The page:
Charles E. Rosenberg was born in New York City in 1936. He graduated with a B. A. from the University of Wisconsin-Madison in 1956 and obtained both M.A.(1957) and Ph.D. (1961) from Columbia University. He joined the history faculty at the University of Pennsylvania in 1963, was promoted to Associate Professor in 1965 and Professor in 1968. He served as Chairman of the Department of History, 1974-1975 and 1979-1983 and as Chairman of the Department of History and Sociology of Science, 1991-1995. Rosenberg was Janice and Julian Bers Professor of History and Sociology of Science at the University of Pennsylvania. Rosenberg left Penn for Harvard University in 2000. He was Professor of the History of Science and the Ernest E. Monrad Professor in the Social Sciences at Harvard University. He served as acting chair of Harvard's History of Science department in 2003-2004. Rosenberg has written widely on the history of medicine and science and is best known for his Cholera Years: The United States in 1832, 1849, and 1866 (1962); The Trial of the Assassin Guiteau. Psychiatry and Law in the Guilded Age (1968); No Other Gods: On Science and American Social Thought (1976); The Care of Strangers. The Rise of America's Hospital System (1987); Explaining Epidemics (1992); and Our Present Complaint: American Medicine, Then and Now (2007) . He is a member of the American Philosophical Society, Institute of Medicine, and fellow of the American Academy of Arts and Sciences. He has served as president of the American Assocciation for the History of Medicine and Society for the Social History of Medicine (UK) and on the executive board of the Organization of American Historians. He is a recipient of the William H. Welch Medal of the AAHM, and the George Sarton Medal from the History of Science Society. He has been awarded fellowships by the Woodrow Wilson Foundation, the Guggenheim Foundation, the National Endowment for the Humanities and the Rockefeller Foundation. Rosenberg has been married twice: first to Carroll Smith-Rosenberg and second to Drew Gilpin Faust. The Charles E. Rosenberg papers exist all in the form of correspondence. The first correspondence series, organized alphabetically by title or subject, consists basically of files of Rosenberg's acquaintances, with whom he corresponded for scholarly discussion or for whom he wrote evaluations in support of job application, promotion or publication. This series includes two other features, namely, files of professional institutions with which he was affiliated (both inside and outside the University of Pennsylvania) or had publishing business; and files of two of Rosenberg's own research projects, the Cholera of 1832 research and the Charles J. Guiteau research.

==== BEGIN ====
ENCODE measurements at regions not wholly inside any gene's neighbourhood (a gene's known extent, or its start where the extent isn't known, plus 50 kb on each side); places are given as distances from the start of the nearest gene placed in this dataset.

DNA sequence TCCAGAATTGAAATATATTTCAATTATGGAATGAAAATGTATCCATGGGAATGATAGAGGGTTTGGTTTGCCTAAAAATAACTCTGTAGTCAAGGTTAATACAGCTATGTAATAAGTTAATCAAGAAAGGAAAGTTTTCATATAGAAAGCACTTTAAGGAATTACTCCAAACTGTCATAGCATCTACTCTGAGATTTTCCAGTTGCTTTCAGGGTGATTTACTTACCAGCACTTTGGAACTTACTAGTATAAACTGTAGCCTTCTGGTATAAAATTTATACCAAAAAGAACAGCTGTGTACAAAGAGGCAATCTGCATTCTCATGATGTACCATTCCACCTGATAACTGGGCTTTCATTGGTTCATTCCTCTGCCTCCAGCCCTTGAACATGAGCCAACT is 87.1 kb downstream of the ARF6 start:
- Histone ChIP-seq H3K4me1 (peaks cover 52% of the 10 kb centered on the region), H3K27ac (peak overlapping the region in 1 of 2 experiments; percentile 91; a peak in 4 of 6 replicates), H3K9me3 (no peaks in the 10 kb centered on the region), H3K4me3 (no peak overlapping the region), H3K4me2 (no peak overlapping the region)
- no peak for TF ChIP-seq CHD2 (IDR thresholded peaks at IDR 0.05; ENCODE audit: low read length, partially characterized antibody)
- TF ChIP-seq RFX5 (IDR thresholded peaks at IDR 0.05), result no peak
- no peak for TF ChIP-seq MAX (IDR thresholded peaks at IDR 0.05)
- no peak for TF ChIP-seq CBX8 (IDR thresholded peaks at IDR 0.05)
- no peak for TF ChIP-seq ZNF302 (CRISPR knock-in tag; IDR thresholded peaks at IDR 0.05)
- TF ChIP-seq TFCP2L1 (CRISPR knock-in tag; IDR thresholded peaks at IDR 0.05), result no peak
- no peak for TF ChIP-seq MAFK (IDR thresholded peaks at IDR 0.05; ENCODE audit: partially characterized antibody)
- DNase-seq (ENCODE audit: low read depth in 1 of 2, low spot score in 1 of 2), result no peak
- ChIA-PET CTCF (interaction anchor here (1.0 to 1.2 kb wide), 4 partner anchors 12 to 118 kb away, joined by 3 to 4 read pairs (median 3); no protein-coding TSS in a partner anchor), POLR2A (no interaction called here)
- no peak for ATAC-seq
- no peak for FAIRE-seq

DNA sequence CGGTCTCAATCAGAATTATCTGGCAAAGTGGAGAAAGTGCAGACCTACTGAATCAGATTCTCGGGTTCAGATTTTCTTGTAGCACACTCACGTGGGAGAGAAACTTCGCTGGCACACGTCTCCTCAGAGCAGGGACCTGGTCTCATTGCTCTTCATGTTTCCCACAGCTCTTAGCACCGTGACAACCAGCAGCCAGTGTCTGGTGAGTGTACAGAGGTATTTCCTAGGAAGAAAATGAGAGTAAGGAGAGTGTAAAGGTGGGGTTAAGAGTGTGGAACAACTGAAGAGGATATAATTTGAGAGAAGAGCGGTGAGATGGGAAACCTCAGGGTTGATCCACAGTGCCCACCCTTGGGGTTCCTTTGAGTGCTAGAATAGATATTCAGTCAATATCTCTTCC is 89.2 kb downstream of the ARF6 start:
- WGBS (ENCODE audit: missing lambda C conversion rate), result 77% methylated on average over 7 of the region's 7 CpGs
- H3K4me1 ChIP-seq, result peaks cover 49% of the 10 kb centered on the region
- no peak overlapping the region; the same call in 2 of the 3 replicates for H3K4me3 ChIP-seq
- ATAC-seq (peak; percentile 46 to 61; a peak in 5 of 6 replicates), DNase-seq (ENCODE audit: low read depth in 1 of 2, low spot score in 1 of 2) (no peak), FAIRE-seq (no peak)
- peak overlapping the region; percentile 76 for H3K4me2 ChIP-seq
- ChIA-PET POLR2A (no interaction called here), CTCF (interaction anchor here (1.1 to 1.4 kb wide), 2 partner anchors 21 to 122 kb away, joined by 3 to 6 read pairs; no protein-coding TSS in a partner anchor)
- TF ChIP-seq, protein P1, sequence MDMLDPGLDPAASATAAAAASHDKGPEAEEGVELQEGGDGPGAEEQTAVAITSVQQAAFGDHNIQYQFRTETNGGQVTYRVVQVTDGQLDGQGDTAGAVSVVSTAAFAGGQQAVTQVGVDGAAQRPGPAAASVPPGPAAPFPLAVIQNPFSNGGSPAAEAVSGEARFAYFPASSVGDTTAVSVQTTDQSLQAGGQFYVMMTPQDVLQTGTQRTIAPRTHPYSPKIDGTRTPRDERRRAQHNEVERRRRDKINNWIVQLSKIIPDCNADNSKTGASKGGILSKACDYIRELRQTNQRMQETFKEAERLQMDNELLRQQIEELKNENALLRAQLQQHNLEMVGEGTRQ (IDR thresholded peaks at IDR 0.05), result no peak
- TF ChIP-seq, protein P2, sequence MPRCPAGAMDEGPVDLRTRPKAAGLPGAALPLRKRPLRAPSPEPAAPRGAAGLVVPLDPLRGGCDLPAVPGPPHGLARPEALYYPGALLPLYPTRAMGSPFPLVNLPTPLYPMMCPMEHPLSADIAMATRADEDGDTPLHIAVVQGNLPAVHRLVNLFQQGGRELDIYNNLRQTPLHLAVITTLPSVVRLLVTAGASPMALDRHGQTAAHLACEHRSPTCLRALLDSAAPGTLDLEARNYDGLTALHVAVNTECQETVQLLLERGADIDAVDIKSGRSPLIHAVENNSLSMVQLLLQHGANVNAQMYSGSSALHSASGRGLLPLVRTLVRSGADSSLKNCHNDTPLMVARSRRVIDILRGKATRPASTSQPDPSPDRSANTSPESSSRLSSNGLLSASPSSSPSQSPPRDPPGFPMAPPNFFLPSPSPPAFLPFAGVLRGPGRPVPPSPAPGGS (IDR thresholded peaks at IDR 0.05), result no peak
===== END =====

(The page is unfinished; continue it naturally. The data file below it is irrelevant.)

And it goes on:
The second series is correspondence arranged chronologically, from 1960 to 2000.
Unpublished inventory available from the repository.
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